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Effect of natural fibres inclusion in clay bricks: physico-mechanical properties

Chee-Ming , Chan (2011) Effect of natural fibres inclusion in clay bricks: physico-mechanical properties. Geotechnical and Geological Engineering, 73 (51). pp. 1-8. ISSN 0960-3182


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In spite of the advent of new materials, clay bricks remain arguably, the most popular conclusion materials today. Nevertheless the low cost and versatility of clay bricks cannot always be associated with high environmental and sustainable values, especially in terms of raw material sources and manufacturing processes. At the same time, the worldwide agricultural footprint is fast growing, with vast agricultural land cultivation and active expansion of the agro-based industry. The resulting large quantities of agricultural wastes, unfortunately are not always well managed or utilised. These wastes can be recycled such as by retrieving fibres from disposed leaves and finit bunches and then incorporated in brick-making. This way the clay bricks are made a 'greener' building material and the discarded natural wastes can be reutilised, avoiding otherwise wasteful landfill and harmfull open incineration. This study examined the physical and mechanical properties of clay bricks made by adding two natural fibres to a clay-water mistures with baked and non-baked conditions. The fibres were sourced from pineapple leaves (PF) and oil palm fruit bunch (OF) and added within the range of 0.25-0.75%. Cement was added as a binder to the mixture at 5.13%. Although the two fibres had different effects on the bricks produced cement appeared to dominate the compressive strength. The non-baked bricks disintegrated when submerged in water while the baked ones displayed cement-dependent characteristics in water-absorption and density changes. Interestingly, further increase in fibre content did not cause significant density decrease in both the baked and non-naked bricks.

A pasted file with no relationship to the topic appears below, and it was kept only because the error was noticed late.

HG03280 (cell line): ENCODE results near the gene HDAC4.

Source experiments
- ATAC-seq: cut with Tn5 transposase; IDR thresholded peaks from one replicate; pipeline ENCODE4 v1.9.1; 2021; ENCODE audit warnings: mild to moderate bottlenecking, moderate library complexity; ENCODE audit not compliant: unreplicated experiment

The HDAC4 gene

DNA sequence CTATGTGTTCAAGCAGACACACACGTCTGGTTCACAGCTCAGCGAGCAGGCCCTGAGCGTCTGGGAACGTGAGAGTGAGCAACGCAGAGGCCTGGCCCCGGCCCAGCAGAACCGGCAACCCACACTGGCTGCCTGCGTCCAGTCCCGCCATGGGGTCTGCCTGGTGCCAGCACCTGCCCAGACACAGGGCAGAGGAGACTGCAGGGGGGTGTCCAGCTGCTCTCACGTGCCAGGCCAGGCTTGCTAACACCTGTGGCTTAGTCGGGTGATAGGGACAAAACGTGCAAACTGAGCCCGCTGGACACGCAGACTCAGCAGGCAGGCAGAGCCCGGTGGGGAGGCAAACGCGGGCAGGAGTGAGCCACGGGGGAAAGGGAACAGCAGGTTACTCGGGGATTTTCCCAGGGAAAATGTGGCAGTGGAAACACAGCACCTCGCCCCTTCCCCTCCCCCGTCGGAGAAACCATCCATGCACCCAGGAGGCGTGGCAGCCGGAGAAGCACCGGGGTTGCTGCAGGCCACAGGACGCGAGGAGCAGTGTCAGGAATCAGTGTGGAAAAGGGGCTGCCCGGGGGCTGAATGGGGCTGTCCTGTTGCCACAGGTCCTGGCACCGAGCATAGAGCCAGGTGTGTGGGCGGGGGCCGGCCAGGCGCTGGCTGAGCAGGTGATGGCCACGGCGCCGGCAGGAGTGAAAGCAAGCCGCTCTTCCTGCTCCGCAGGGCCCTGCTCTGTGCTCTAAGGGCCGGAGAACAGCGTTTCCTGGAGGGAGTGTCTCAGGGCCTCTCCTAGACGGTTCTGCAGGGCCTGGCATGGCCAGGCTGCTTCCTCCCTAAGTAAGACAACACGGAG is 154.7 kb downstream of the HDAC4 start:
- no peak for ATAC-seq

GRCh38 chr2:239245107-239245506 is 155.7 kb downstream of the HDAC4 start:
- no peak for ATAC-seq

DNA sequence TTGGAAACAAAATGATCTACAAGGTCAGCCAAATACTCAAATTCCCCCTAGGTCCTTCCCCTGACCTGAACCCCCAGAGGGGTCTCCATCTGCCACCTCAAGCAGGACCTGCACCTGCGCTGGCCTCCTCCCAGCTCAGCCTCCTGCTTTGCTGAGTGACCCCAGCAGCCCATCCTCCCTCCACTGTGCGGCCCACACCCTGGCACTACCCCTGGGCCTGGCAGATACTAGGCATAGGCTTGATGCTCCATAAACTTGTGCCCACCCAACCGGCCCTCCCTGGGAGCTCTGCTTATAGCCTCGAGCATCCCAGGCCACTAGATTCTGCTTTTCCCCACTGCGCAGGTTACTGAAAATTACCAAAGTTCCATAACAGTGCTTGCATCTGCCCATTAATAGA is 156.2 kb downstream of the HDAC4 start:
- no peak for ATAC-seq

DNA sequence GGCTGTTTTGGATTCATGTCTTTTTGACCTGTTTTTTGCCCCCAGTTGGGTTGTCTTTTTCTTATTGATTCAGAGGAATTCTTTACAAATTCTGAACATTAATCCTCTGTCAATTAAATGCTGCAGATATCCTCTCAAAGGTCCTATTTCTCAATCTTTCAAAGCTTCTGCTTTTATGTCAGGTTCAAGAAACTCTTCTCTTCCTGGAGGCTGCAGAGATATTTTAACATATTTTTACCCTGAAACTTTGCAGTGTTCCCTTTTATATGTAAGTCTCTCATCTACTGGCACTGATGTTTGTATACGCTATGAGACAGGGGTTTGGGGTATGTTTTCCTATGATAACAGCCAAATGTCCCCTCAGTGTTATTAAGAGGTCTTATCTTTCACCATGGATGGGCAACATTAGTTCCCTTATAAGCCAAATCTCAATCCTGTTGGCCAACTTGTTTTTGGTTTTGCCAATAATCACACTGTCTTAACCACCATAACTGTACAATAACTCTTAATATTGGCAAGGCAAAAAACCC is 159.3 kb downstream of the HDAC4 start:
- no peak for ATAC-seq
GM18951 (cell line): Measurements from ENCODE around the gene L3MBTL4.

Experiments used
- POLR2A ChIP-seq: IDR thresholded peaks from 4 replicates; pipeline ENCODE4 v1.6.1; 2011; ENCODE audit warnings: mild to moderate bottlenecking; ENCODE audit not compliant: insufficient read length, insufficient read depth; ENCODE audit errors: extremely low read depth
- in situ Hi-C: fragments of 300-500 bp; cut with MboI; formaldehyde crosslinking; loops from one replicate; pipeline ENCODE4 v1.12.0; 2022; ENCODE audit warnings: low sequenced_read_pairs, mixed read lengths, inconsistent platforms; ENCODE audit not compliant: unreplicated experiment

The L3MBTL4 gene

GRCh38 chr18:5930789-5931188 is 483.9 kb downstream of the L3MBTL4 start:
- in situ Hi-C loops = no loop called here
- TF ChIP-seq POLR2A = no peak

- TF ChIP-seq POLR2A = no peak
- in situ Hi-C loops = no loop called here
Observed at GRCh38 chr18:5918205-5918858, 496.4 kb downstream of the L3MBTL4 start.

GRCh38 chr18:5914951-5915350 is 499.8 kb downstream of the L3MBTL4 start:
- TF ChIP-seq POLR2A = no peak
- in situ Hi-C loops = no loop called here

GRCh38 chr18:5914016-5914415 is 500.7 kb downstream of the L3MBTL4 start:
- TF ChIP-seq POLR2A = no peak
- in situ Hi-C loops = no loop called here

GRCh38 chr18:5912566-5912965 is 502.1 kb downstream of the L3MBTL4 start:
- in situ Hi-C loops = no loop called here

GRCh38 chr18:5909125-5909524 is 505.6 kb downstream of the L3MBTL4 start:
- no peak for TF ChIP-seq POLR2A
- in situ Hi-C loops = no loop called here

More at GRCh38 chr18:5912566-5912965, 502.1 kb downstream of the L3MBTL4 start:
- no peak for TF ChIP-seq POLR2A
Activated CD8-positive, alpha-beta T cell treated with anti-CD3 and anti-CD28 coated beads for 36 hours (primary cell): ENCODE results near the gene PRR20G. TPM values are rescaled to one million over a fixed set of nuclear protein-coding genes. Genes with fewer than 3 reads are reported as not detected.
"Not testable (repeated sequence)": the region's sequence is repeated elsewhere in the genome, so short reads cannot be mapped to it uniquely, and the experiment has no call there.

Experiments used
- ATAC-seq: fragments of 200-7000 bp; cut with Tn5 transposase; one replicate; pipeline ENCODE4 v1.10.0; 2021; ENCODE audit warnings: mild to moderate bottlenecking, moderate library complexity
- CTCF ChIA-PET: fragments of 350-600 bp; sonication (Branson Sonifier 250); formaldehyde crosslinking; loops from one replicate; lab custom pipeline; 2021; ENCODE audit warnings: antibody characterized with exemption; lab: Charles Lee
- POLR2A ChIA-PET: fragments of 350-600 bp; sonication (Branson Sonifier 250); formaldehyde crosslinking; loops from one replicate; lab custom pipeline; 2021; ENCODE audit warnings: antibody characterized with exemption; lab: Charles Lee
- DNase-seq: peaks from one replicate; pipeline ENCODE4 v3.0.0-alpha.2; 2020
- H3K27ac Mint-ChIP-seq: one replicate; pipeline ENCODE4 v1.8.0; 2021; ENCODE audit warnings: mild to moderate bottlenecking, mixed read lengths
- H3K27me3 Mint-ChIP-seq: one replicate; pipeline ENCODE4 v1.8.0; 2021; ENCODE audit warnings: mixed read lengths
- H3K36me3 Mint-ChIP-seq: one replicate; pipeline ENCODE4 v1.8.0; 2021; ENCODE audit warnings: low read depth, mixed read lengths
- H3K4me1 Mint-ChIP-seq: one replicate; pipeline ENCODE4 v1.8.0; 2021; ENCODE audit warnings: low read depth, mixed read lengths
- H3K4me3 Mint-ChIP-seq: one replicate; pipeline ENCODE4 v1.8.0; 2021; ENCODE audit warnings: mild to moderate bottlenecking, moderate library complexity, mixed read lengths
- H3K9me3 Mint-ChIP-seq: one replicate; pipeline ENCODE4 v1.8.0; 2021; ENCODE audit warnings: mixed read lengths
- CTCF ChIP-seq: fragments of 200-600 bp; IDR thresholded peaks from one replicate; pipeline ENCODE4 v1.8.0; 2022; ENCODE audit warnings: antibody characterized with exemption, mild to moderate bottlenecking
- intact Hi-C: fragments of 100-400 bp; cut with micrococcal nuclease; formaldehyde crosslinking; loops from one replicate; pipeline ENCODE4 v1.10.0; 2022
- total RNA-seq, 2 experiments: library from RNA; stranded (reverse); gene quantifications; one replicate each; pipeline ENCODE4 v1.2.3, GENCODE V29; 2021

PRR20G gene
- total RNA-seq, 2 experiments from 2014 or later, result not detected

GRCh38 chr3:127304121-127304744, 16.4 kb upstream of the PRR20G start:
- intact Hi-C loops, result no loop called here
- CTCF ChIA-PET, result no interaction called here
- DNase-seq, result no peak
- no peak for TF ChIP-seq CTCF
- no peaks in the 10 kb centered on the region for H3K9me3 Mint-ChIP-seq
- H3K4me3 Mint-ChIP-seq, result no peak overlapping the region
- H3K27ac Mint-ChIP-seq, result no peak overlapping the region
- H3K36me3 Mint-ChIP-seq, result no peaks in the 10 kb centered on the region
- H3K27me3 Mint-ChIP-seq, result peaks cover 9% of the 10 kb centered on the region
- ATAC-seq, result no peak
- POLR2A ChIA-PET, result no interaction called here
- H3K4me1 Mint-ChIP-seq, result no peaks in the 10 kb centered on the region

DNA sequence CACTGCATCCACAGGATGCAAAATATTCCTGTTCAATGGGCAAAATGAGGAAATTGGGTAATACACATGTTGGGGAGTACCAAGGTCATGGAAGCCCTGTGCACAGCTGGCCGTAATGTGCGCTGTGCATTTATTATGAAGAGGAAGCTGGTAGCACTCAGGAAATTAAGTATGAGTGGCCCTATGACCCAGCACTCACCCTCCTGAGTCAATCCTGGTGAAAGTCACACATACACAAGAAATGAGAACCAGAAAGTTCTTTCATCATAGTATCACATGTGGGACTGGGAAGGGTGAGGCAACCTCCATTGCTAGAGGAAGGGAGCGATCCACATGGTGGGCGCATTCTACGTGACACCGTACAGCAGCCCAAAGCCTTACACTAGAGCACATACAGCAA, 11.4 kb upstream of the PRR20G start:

Item Type: Article
Uncontrolled Keywords: natural fibres; clay bricks; strength; water absorption; density
Subjects: T Technology > TP Chemical technology > TP785-869 Clay industries. Ceramics. Glass
Depositing User: Normajihan Abd. Rahman
Date Deposited: 25 Jul 2013 04:49
Last Modified: 22 Jan 2015 00:35
URI: http://eprints.uthm.edu.my/id/eprint/3869
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